He Māori, He Turi, He Turi, He Māori. Advancing the aspirations of Māori Deaf with their indigenous Connections: A case study
Dunn, K. M. (2012). He Māori, He Turi, He Turi, He Māori. Advancing the aspirations of Māori Deaf with their indigenous Connections: A case study (Thesis, Master of Education (MEd)). University of Waikato, Hamilton, New Zealand. Retrieved from http://hdl.handle.net/10289/6603
Permanent Research Commons link: http://hdl.handle.net/10289/6603
Indigenous peoples consider their connection to whenua (land), whakapapa (genealogy), te reo (language) and tikanga (cultural values) to be an integral part of their worldview (Mead, 2003 & Barlow, 1991). The identity struggle for indigenous minorities living within a colonised environment has been well documented (Bishop, 1995; Smith G, 1997; Smith L, 1999, & Walker, 2004). The controversies over land, customs, culture and language are major issues to understanding and maintaining one’s own cultural identity and, when considering the Deaf indigenous minorities, the task seems colossal. When a Māori individual belongs to the hearing majority, the ability to find a place to stand, a connection to one’s turangawaewae (standing place), whakapapa, and marae (village) can be a personal struggle; however, this can often be overcome through a shared experience, through communication at a whānau (family), hapū (sub tribe) and iwi (tribe) level. However, when the individual is part of a double minority such as the Māori Deaf community, the ability to engage and establish a relationship to enhance their connection to their turangawaewae, can become difficult due to the need to communicate in three different languages: English, Māori and Sign Language. These language issues can create barriers for the Deaf, Māori and hearing communities at a whānau, hapū and iwi level. This thesis examines a series of workshops created to advance the indigenous connections and understanding within the Māori Deaf community and Te Ao Māori (Māori worldview). It explores how the integration of the Deaf and hearing, indigenous Māori language and New Zealand Sign Language along with practical workshops can assist the aspirations of Māori Deaf within the advancement of Te Ao Māori and Te Reo Māori. Within this thesis I will undertake a series of interviews with participants who are at the forefront of the Māori Deaf community. A suggestion of moving forward to address the needs of the Māori Deaf community within the desire to connect to their Māori language and customs is also offered within this thesis.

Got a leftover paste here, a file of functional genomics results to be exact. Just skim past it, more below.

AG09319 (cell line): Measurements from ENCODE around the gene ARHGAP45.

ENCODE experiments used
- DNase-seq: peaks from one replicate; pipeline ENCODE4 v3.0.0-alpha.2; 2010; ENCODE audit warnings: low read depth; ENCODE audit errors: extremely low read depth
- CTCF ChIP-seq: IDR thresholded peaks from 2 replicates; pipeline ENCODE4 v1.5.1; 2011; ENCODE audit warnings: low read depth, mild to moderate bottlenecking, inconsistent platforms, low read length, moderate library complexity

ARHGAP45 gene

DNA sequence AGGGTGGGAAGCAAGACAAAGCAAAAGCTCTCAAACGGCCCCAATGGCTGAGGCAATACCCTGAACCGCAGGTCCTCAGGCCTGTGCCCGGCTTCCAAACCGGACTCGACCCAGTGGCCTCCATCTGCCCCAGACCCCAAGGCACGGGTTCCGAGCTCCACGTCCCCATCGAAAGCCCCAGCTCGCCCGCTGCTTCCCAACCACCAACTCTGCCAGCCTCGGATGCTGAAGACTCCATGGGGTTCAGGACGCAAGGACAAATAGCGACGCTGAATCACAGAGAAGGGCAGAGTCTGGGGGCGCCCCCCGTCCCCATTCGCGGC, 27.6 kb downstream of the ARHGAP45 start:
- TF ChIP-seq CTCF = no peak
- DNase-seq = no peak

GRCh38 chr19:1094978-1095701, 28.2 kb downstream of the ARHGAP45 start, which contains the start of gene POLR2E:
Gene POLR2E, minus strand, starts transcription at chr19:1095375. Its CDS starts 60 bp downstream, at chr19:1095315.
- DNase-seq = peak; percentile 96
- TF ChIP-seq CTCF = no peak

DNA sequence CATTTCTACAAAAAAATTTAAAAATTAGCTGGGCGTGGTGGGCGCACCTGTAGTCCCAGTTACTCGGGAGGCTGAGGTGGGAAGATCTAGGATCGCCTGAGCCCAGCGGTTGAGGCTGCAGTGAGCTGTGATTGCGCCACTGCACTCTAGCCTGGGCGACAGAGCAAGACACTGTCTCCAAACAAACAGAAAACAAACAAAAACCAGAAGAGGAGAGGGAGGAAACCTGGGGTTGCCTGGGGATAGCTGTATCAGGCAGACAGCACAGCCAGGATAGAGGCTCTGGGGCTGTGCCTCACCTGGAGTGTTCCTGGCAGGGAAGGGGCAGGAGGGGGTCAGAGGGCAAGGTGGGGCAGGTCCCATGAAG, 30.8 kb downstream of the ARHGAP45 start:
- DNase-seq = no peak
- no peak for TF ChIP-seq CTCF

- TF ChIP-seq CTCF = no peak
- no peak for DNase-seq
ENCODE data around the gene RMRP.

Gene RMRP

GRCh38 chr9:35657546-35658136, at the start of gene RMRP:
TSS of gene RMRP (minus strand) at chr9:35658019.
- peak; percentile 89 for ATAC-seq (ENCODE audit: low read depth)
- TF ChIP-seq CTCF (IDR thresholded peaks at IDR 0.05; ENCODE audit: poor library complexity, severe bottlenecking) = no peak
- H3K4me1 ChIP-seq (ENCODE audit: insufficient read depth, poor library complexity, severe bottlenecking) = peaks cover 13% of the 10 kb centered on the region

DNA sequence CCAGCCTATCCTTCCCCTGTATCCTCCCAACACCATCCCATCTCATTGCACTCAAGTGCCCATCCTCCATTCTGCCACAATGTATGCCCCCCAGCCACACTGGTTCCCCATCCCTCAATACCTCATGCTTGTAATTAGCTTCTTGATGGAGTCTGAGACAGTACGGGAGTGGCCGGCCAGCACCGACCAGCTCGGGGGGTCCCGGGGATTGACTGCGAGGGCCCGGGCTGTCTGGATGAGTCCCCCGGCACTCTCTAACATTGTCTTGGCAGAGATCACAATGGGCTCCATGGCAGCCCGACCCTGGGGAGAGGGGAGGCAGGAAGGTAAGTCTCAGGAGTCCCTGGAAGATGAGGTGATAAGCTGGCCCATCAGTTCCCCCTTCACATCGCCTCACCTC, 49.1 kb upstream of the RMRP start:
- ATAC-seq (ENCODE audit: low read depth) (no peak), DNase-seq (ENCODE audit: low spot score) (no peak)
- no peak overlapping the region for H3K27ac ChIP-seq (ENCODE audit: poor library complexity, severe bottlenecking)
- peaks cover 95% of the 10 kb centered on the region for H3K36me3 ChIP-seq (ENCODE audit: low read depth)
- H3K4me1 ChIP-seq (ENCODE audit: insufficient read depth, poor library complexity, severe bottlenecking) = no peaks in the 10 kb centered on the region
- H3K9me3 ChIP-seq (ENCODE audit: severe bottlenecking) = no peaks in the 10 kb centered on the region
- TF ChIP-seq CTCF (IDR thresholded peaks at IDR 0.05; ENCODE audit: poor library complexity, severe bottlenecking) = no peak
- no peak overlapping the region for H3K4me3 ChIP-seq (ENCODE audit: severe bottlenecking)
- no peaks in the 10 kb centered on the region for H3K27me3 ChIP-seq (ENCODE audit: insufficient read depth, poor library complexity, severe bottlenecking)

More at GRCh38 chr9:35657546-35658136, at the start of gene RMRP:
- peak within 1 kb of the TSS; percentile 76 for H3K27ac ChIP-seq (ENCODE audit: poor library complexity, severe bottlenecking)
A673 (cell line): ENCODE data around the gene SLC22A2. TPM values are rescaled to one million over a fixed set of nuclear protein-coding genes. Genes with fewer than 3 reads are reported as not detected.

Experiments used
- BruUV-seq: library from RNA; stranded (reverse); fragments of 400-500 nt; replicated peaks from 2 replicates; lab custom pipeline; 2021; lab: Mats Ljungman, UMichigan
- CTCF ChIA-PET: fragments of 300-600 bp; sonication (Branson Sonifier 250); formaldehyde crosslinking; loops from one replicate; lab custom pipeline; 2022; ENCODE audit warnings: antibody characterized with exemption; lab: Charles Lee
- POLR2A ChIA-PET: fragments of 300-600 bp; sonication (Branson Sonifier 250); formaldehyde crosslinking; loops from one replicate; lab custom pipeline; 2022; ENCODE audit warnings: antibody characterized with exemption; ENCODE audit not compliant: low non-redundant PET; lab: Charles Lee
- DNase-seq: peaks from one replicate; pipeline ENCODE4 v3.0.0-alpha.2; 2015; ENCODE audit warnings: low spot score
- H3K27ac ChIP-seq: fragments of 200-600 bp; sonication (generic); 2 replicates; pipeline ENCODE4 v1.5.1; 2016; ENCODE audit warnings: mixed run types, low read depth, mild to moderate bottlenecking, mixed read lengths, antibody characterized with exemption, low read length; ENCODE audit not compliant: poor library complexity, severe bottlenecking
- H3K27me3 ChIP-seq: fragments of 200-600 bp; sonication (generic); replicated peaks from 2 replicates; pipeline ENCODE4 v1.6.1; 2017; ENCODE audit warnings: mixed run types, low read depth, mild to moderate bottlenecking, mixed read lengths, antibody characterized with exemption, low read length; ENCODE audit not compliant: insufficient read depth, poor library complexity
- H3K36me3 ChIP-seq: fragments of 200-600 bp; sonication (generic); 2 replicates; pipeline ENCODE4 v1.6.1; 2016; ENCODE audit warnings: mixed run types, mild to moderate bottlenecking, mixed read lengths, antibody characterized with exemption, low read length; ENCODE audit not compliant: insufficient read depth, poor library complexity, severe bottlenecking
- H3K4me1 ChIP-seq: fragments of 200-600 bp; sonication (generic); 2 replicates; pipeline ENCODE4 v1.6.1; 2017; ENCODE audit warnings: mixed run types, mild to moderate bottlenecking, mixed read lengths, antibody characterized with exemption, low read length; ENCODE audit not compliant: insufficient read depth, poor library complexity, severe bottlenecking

University of Waikato
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